Possible sign of life on Mars confirmed by scientists

Katie Ramirez
April 3, 2019

Since then, many have speculated on whether this methane blip was a sign of Martian life, just a chemical reaction, or even an error caused by Curiosity's equipment.

Meanwhile, the search for methane is ongoing.

In 2013, the Mars Express spacecraft detected methane near Gale Crater on Mars. Here on Earth, the methane is produced by methanogenic microbes. The European Space Agency's Mars Express mission also caught the spike in methane levels on that date in 2013, proving that it wasn't a sensor malfunction or a mistaken reading by Curiosity.

"In general we did not detect any methane, aside from one definite detection of about 15 parts per billion by volume of methane in the atmosphere, which turned out to be a day after Curiosity reported a spike of about six parts per billion", said Marco Giuranna from the Institute for Space Astrophysics and Planetology in Rome and lead author of the new paper published to Nature Geoscience.

That methane might exist on Mars is an issue of considerable debate.

While the Curiosity rover measured a methane concentration of 5.78 parts per billion (ppb) in the Gale crater on June 16, 2013 the PFS recorded 15.5 ppb in the column of atmosphere above the crater, the report said.

Now an worldwide team of experts have compared observations from two separate spacecraft, taken just one day apart in 2013, to find independent proof of methane on our neighboring planet.

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Methane is only supposed to have a very short lifetime in the Martian atmosphere, so detecting it there means it must have been released very recently.

At the time of the Curiosity observation, scientists figured the methane originated north of the rover and was carried to the Gale Crater by southerly winds.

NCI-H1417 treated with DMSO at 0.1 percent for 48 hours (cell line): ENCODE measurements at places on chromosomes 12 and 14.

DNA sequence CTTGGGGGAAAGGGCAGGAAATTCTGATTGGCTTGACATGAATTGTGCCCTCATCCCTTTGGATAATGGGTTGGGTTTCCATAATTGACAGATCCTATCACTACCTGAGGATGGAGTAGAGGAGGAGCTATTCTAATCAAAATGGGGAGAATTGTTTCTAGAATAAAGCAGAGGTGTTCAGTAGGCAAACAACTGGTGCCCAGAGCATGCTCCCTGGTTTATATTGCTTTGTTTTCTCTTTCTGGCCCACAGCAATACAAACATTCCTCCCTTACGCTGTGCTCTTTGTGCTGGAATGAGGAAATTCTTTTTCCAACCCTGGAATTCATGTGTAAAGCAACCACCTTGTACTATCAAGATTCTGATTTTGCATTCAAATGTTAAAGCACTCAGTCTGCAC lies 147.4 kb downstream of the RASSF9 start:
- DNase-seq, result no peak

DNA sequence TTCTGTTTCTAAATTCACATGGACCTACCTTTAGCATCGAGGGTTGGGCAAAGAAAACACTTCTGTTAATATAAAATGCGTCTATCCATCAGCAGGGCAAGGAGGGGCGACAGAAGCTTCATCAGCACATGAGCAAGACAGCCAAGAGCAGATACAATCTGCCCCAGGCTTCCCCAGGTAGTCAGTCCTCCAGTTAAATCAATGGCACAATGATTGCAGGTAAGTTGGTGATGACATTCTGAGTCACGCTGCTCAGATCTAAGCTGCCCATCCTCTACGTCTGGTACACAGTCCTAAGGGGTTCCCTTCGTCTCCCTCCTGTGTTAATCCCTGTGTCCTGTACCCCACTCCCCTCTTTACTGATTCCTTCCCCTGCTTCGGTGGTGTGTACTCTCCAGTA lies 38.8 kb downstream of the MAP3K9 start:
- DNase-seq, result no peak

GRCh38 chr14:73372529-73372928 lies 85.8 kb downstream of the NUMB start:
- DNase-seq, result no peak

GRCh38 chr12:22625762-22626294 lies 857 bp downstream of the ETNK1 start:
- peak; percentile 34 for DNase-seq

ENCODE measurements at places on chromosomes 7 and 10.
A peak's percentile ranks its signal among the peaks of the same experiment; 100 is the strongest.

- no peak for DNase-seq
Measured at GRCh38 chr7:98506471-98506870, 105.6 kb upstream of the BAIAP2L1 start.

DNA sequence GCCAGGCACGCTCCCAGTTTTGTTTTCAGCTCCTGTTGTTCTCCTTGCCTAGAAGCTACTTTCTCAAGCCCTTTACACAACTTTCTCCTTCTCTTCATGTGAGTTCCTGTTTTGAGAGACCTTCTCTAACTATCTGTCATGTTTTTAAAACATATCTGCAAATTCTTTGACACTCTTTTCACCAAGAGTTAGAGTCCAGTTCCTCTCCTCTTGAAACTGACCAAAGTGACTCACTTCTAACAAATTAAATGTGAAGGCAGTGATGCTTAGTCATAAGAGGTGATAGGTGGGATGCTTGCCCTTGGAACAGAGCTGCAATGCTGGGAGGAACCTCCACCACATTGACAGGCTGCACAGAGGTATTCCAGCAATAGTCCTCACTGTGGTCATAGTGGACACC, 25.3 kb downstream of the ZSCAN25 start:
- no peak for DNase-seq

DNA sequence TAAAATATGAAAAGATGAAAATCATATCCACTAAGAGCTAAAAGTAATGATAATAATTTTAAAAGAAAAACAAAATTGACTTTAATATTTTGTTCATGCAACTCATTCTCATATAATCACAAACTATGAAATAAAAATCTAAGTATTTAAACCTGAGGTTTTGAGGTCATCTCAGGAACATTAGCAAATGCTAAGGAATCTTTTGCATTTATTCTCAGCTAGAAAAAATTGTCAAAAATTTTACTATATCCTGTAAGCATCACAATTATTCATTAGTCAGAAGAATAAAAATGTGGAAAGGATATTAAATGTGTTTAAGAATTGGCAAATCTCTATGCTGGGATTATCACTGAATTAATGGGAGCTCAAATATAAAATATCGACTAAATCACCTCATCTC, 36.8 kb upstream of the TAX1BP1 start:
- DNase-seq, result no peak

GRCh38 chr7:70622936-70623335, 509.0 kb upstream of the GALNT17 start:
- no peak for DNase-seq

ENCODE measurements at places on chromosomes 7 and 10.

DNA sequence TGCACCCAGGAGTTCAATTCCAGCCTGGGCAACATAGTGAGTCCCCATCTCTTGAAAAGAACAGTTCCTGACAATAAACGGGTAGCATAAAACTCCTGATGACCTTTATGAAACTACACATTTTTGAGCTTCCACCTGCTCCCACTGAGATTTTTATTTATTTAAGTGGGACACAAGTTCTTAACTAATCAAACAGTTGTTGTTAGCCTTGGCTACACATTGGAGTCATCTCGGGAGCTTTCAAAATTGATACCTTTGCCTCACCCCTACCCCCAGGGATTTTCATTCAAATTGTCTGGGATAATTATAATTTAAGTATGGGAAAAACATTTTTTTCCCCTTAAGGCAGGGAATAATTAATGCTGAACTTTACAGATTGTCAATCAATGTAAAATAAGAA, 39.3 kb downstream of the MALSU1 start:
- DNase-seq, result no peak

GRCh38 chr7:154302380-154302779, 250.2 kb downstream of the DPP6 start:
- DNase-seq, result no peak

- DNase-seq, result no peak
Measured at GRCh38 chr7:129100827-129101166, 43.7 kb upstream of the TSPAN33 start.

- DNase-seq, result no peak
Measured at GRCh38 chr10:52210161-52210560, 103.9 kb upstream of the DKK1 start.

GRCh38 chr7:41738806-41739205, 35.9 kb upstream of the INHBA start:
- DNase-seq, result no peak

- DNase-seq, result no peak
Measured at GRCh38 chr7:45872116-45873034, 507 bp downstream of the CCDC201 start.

Researchers succeeded in detecting methane on Mars which is considered as an indicator for potential microbial life on the Red Planet. "While this work relies on the hypothesis of a surface release, other explanations remain possible, but given a surface release, our work provides the first constraints for source locations", researchers write.

The scientists used the orbiter's planetary fourier spectrometer (PFS) to look for methane in and around Gale crater from December 2012 to July 2014.

This process is well known on Earth to occur along tectonic faults and from natural gas fields. The features at Aeolis Mensae are thought to be favorable for this kind of permafrost formation, increasing the chance that periodic breaks or fault lines could allow for a release. Their findings suggest methane releases are extremely rare and that the gas swiftly disappears.

Shortly after Curiosity landed in 2012 in the Gale impact crater, "I made a decision to conduct a long-term monitoring of the Martian atmosphere" at this location, says the researcher, whose study is published in Nature Geoscience.

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